Comparing Therapies for Managing Hot Flashes in Women with Breast Cancer


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In a double-blind, placebo-controlled trial, two often-prescribed treatments recommended in clinical guidelines for the management of hot flashes were found to be effective in managing hot flashes in patients with breast cancer. Patient-reported hot flash scores showed that venlafaxine, a selective serotonin reuptake inhibitor, induced a more immediate reduction of hot flashes, compared to clonidine, a centrally acting alpha-adrenergic agonist. At the end of the 12-week study, however, hot flash scores were lower in the women taking clonidine. The results were published in the Journal of Clinical Oncology.

A total of 102 women were enrolled from three hospitals in the Netherlands and randomly assigned to daily venlafaxine, clonidine, or placebo. Patients were instructed to keep a diary, recording the frequency and severity of hot flashes every day for the 2 weeks before administration of the study medications and the 12 weeks of the study treatment period. Patients were also asked to record weekly the frequency and severity of adverse events, including reduced appetite, nausea, sleepiness, dizziness, fatigue, dry mouth, abnormal sweating, and constipation. Week 12 data were available for analysis from 80 patients (78%)—35 in the venlafaxine group, 28 in the clonidine group, and 17 in the placebo group.

“During the 12th week of treatment, there was a reduction in hot flash scores by roughly 45% (two treatments combined) in comparison with placebo (P = .03), with no detectable difference between the two treatments (P = .58). Comparing clonidine with placebo, hot flash scores were significantly lower in the clonidine group at week 12 (P = .03); for venlafaxine vs placebo, the difference in hot flash scores was borderline not significant (P = .07),” the researchers reported.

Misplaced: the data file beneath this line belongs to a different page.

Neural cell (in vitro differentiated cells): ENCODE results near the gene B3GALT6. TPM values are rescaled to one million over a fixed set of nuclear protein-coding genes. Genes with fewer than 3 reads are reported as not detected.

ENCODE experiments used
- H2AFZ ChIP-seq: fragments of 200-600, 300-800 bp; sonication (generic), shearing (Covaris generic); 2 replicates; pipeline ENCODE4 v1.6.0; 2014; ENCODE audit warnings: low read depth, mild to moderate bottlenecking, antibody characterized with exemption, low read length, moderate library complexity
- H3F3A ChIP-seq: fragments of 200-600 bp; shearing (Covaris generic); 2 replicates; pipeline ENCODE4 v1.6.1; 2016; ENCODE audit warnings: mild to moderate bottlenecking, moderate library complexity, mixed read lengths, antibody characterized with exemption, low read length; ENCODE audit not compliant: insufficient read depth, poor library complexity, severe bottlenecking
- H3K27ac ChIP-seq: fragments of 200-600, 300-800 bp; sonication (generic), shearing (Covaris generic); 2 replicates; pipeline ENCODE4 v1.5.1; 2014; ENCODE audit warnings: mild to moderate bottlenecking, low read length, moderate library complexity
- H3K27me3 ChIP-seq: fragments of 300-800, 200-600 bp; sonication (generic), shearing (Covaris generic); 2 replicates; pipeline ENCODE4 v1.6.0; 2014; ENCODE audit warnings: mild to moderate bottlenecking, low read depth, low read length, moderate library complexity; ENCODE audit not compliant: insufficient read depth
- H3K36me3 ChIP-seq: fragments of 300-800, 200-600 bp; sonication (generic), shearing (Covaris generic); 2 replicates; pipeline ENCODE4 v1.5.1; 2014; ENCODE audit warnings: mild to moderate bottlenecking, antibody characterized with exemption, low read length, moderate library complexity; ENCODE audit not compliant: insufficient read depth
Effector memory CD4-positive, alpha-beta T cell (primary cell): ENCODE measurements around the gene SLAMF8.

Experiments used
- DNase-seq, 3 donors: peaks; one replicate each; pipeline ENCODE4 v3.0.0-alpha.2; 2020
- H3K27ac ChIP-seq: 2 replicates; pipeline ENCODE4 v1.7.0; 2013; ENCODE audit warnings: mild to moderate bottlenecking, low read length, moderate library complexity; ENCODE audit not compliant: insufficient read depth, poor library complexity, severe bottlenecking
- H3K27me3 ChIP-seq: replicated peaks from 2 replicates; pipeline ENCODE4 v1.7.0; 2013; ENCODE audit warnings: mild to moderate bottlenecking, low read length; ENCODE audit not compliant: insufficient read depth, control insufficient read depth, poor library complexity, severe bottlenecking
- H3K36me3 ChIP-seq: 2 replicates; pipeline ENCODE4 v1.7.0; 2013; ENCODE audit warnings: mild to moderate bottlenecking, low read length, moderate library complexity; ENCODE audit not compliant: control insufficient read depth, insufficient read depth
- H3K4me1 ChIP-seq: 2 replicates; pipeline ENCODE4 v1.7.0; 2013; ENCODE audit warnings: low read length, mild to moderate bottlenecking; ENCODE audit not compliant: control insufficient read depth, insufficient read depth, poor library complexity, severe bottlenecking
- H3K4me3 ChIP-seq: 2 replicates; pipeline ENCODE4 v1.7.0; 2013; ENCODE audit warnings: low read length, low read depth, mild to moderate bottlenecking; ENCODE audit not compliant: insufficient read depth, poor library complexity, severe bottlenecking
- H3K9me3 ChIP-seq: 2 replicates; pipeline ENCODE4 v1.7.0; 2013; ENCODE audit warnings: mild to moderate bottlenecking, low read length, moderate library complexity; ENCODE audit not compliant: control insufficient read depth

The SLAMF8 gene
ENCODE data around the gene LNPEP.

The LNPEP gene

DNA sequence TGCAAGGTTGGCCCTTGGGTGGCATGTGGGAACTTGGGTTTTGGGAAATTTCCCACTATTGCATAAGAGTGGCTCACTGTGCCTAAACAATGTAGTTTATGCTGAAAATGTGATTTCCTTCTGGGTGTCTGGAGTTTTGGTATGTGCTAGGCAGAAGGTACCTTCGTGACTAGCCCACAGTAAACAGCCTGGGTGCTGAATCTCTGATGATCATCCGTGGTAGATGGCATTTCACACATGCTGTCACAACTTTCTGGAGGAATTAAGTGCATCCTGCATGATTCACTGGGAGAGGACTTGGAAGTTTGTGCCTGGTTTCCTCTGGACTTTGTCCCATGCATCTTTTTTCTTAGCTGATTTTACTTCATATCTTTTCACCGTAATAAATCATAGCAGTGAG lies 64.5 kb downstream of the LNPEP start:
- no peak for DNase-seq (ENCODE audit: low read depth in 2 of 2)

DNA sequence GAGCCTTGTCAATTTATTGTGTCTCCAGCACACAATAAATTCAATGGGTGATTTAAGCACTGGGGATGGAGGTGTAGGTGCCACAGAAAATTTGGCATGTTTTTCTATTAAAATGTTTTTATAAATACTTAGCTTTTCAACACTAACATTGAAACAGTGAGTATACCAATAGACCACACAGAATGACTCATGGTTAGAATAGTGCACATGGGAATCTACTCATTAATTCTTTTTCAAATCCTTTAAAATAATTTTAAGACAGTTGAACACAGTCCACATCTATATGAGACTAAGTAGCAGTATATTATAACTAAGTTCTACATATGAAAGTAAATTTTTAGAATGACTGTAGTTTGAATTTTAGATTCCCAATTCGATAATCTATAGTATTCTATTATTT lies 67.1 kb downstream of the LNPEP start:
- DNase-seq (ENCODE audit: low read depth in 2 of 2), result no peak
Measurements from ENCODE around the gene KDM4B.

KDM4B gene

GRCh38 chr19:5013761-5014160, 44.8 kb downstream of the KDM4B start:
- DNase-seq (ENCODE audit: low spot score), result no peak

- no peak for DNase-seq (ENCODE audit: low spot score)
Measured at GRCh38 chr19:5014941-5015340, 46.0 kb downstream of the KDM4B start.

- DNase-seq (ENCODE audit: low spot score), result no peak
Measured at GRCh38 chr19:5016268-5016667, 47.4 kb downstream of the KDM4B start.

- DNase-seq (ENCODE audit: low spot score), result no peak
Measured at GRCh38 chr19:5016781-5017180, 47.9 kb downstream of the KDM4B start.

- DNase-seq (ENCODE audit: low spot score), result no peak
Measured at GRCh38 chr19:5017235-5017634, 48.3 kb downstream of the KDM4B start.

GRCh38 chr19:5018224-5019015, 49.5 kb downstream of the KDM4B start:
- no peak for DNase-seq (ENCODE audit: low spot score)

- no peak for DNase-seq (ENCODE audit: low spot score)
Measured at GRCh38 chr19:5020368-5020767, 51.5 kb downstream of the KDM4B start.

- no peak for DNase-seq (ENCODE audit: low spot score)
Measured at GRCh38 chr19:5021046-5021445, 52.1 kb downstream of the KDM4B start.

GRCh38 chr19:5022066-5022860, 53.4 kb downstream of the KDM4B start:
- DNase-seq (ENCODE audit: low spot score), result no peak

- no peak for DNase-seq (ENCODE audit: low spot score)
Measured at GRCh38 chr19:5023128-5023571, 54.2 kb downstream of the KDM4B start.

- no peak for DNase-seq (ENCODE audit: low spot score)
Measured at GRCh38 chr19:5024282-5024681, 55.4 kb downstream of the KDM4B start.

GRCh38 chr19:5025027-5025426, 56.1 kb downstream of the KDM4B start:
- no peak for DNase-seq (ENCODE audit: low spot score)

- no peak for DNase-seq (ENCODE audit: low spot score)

Placebo Effect

“In contrast to the week 12 assessment, the reduction compared with placebo in hot flash scores over the entire 12-week period in the venlafaxine group was 41% (P = .001) and only 26% (P = .045) in the clonidine group,” the investigators stated. “In particular, hot flash scores decreased sooner after commencement of venlafaxine treatment than with clonidine treatment.” The authors also noted a substantial placebo effect, “with hot flash scores being reduced by 29% during the 12 weeks of treatment compared with baseline (P =. 001).”

Patients taking venlafaxine were more likely to experience nausea and constipation than those in the placebo group, and there was also a trend toward a higher incidence of appetite loss. At week 12, the anxiety score was higher in the clonidine group and the depression score was higher in the venlafaxine group.

The authors pointed out study limitations include the relatively small number of participants at week 12 and the reliance on self-reported data. “Thus it is hard to guarantee either the quality of the data or the objectivity.”

The researchers concluded that venlafaxine “resulted in a more immediate reduction of hot flash scores and was more effective in the management of hot flashes over 12 weeks of treatment. It is advisable to treat patients to manage hot flashes with venlafaxine 37.5 mg daily in the first week and increase the venlafaxine dose to 75 mg if greater efficacy is desired.”

Boekhout AH, et al: J Clin Oncol. Sept. 12, 2011 (early release online).



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